Deaf and hearing impaired bowlers ready for the world stage
Players from Victoria, New South Wales, Queensland and Western Australia will compete in the seventh iteration of the world event, against teams from the host nation, Ireland, England, Scotland Wales and New Zealand in Belfast.
The pinnacle event for hearing impaired bowlers is staged every four years, with the selected green and gold representatives chosen from the Australian Deaf Bowls Championships, which took place at Mareeba, Queensland in July last year.
Players selected to make the voyage over to Northern Ireland include:
Michael Barca (Bundoora RSL, VIC)
Harry Hughes (Nollamara, WA)
Brian Lockyer (Walcha, NSW)
Barry Lynne (Mareeba, QLD)
Kenneth Read (Helensvale, QLD)
Barrie Knapton (Pacific Paradise, QLD, Team Manager)
Gail Dellar (Moolooaba, QLD)
Janet Hogan (Boyne Tannum, QLD)
Diana Reddick (Corinda, QLD)
Robyn Larkin (Ocean Grove, VIC)
Maureen Prudden (Seymour, VIC)
Anne Jeavons (Glen Forest, WA, Team Manager)
Diana Riddick is one of five Queenslanders selected to compete on the international stage, chosen after winning the national women’s singles and triples titles.
“I like to play lawn bowls because I really enjoy it,” Riddick said.
“I never imagined it would take me overseas to play, but I am thrilled to be selected.”
But with only a third of year remaining before they roll-up in the Northern Hemisphere, Mrs Riddick said she, like the other nine players, are looking for ways to help fund the trip.
“I am only on a pension, and I know this trip will be very expensive,” she said.
“I’m hoping to talk to some people in the community to ask them to help sponsor me.”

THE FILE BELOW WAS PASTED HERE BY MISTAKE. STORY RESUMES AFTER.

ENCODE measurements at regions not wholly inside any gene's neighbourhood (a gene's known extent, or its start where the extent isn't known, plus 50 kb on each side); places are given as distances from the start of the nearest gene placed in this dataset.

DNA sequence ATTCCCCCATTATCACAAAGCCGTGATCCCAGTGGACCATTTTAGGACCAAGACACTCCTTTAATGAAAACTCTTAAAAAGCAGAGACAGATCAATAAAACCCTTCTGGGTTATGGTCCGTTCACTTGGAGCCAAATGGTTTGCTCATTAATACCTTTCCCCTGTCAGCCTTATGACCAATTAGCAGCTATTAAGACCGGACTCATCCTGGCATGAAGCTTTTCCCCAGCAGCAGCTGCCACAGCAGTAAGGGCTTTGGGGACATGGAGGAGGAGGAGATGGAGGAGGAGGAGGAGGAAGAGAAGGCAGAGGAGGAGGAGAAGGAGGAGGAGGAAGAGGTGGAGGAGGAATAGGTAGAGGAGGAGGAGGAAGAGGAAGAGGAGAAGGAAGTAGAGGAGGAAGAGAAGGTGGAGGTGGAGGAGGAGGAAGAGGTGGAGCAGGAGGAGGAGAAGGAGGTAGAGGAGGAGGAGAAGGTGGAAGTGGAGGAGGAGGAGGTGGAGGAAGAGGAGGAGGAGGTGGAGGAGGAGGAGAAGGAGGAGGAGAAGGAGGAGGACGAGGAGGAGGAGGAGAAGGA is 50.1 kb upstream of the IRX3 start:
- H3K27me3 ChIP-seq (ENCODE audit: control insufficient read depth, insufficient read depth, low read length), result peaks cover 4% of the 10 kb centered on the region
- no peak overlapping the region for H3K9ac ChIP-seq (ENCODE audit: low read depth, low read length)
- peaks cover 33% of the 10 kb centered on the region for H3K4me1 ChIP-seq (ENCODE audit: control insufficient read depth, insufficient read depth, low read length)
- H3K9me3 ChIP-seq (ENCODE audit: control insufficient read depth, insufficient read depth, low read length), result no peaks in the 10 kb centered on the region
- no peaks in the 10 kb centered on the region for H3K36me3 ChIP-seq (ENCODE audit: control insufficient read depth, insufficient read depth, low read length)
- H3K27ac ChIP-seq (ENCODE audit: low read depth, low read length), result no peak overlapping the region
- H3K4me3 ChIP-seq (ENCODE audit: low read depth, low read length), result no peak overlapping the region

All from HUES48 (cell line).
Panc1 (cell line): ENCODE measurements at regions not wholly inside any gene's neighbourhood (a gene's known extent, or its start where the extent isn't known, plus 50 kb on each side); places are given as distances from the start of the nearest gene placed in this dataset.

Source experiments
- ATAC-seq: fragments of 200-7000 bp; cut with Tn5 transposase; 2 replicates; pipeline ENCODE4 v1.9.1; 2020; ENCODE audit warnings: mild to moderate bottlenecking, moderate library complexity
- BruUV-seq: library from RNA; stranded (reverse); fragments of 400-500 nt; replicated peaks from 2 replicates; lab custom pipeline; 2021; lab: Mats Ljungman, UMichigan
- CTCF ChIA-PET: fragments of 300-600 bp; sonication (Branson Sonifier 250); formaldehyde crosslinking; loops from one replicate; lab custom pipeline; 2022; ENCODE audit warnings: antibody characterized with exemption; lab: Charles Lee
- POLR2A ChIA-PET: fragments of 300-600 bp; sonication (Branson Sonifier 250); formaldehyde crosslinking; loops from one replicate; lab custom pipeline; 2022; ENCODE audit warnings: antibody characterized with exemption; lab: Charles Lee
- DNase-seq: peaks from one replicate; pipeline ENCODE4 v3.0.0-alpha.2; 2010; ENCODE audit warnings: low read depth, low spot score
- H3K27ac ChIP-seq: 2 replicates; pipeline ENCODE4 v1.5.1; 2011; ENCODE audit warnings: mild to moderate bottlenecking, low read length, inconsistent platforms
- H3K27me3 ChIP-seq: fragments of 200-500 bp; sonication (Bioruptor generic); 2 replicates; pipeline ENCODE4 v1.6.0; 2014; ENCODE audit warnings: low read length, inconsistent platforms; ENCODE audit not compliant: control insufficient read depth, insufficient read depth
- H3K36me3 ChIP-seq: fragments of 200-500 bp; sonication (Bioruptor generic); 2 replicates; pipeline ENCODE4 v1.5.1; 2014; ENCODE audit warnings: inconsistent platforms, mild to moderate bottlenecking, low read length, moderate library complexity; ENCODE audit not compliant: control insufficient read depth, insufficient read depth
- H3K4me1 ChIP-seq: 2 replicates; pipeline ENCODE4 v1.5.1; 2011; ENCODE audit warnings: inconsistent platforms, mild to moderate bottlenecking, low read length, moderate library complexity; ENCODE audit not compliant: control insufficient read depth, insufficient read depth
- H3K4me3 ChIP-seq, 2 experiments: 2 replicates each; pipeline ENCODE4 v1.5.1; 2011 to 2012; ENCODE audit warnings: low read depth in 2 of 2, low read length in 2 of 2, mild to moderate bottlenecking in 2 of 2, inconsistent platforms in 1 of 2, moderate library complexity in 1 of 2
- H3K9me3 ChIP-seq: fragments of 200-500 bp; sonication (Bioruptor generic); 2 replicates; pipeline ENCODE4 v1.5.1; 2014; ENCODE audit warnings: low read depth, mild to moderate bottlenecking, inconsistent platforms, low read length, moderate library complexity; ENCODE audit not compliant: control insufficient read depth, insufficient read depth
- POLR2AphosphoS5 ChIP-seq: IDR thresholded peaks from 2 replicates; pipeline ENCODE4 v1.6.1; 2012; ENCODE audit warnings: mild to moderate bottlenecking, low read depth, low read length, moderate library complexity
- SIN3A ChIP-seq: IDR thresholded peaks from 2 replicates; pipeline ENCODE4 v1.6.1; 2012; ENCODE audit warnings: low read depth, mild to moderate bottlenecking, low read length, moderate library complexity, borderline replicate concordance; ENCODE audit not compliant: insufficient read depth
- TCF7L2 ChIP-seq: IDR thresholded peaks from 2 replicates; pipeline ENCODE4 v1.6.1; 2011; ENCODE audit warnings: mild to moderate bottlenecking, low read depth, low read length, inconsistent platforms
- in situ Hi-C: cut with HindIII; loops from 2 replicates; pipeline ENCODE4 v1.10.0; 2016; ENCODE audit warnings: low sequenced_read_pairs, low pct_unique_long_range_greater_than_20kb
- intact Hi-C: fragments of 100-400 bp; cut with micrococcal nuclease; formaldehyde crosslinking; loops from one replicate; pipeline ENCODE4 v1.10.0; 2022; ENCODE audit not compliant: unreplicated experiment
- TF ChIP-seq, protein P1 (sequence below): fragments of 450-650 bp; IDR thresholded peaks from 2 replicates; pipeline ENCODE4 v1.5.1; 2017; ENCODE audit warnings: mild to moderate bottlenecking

All players are responsible for their own costs which include airfares, accommodation, uniforms and food, with a small grant from Deaf Sports Australia alleviating some the costs.
In order to qualify for a deaf bowls competition at a state level a player must have at least a 40 decibel hearing loss or greater in their best hearing ear and for the national team the requirement is a hearing loss of 55 decibel or in the best hearing ear, or if have a cochlear implant.
Each player must supply an audiogram to the state body to qualify.
The deaf lawn bowls community of Australia is also involved with in the Australian Deaf Games, a muliti-sport event run by Deaf Sports Australia, which occurs ever two years, and will be staged in Adelaide in January next year.
Secretary of the International Deaf Lawn Bowls Federation and Administrator of Deaf Lawn Bowls Australia, Tony Goring OAM from NSW’s Orange Bowling Club, is a passionate advocate for sport, having played competitively since 1972, despite suffering almost complete hearing loss after contracting meningitis at the age of two.
Earlier this year, on Australia Day, Tony was awarded the Medal of the Order of Australia for his role in the Deaf Society of NSW and Deaf Lawn Bowls Australia.
“I think we’ve got a very good chance, the Australian men have won five out of the six international games,” Goring said.
Deaf Lawn Bowls Australia is actively looking to recruit new members to join their ranks, anyone interested should contact Deaf Sports Australia .
Caption: Diana Riddick is eagerly anticipating her trip to Northern Ireland, but is looking for help from the community to help fund her competition.